• Image Credit: Toyota
2019 Toyota RAV4
  • Image Credit: Toyota
2019 Toyota RAV4
  • Image Credit: Toyota
2019 Toyota RAV4
  • Image Credit: Toyota
2019 Toyota RAV4
  • Image Credit: Toyota
2019 Toyota RAV4
  • Image Credit: Toyota
2019 Toyota RAV4
  • Image Credit: Toyota
2019 Toyota RAV4
  • Image Credit: Toyota
2019 Toyota RAV4
  • Image Credit: Toyota
2019 Toyota RAV4
  • Image Credit: Toyota
2019 Toyota RAV4
  • Image Credit: Toyota
2019 Toyota RAV4
  • Image Credit: Toyota
2019 Toyota RAV4
  • Image Credit: Toyota
2019 Toyota RAV4
  • Image Credit: Toyota
2019 Toyota RAV4
  • Image Credit: Toyota
2019 Toyota RAV4
  • Image Credit: Toyota
2019 Toyota RAV4
  • Image Credit: Toyota
2019 Toyota RAV4
  • Image Credit: Toyota
2019 Toyota RAV4
  • Image Credit: Toyota
2019 Toyota RAV4
  • Image Credit: Toyota
2019 Toyota RAV4
  • Image Credit: Toyota
In case you hadn't heard, the entire automotive industry, both domestic and foreign, is very much against the automotive tariffs proposed by the Trump administration. And while the industry is lobbying hard against such tariffs, companies are also having to consider what to do in the event they are passed. CEO of Toyota's North American operations, Jim Lentz, told Bloomberg that the company will certainly be reconsidering its strategy in the event of tariffs between 10 and 25 percent the cost of the car. He told the news outlet that, depending on how high the tariffs are, Toyota might just increase the price of some models, or stop importing them altogether.

Toyota does build a large number of its cars here in the United States. The Toyota Camry, Avalon, Tundra, Highlander, Sequoia, Sienna models are all built here, as well as some Tacomas, Corolla sedans, and Lexus ES sedans. Many of those vehicles are big sellers for Toyota, too, so that's good for the company.

But many other Toyotas are built outside the country. The Toyota RAV4, Prius range, C-HR, Corolla hatchback, Land Cruiser, 86, Yaris, Yaris sedan, Mirai, 4Runner, and the entire Lexus line are built in other countries.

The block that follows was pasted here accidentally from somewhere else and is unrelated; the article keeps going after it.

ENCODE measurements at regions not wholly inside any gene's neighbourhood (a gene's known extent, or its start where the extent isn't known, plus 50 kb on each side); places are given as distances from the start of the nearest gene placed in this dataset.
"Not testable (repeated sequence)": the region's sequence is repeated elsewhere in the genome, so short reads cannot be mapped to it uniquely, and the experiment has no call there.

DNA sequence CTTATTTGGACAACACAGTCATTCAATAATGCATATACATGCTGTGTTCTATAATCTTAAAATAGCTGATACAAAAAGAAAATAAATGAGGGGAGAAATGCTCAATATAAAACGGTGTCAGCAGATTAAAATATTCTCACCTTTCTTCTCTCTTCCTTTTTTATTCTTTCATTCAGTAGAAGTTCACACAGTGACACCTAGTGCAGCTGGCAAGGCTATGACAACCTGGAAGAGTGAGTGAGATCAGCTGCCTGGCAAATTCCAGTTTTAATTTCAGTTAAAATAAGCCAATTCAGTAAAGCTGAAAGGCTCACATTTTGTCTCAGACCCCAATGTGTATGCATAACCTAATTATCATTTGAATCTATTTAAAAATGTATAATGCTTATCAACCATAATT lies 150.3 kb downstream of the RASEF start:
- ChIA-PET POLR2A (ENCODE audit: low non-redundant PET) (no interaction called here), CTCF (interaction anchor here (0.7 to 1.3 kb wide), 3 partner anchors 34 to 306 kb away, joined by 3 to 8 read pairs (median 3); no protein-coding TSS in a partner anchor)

Some of these imports we're sure are safe no matter how high the tariffs might be. The RAV4 is the company's biggest seller, and the Prius sells well, too. Even if the Prius wasn't selling so well, the company would probably still sell it simply because it's an image builder. Somewhat related, we imagine Toyota would continue offering a handful of Mirais. The 4Runner, C-HR and Corolla hatchback would probably be safe, too. If these models stick around after potential tariffs are imposed, expect their prices to increase.

But in the Toyota line, anything that's not selling well and has tight margins is probably doomed. Chief among them are the French-built Yaris hatchback and the Mexican-built Yaris iA sedan. Both cars have terrible sales, and being low-end cheap cars, they'll only sell worse with higher prices, and Toyota will lose money if it has to eat the tariff. The 86 is a similar situation in which it's a niche vehicle that has had weak sales and is being sold at a relatively low price. The Land Cruiser could go either way. It sells in small numbers, but it's already extremely expensive and continues to sell. Buyers might not be put off by spending some more.

Moving over to the Lexus side of things, mainstream models are undoubtedly safe such as the IS, GS and LS sedans, and especially the NX, RX, GX and LX SUVs. The RC and LC coupes might be in a tough spot because their sales are pretty small compared with the other models. But as luxury products, they all may have some room to increase prices somewhat. We'll have to see what happens with tariffs to have a better sense of the particular impact on Toyota and Lexus.

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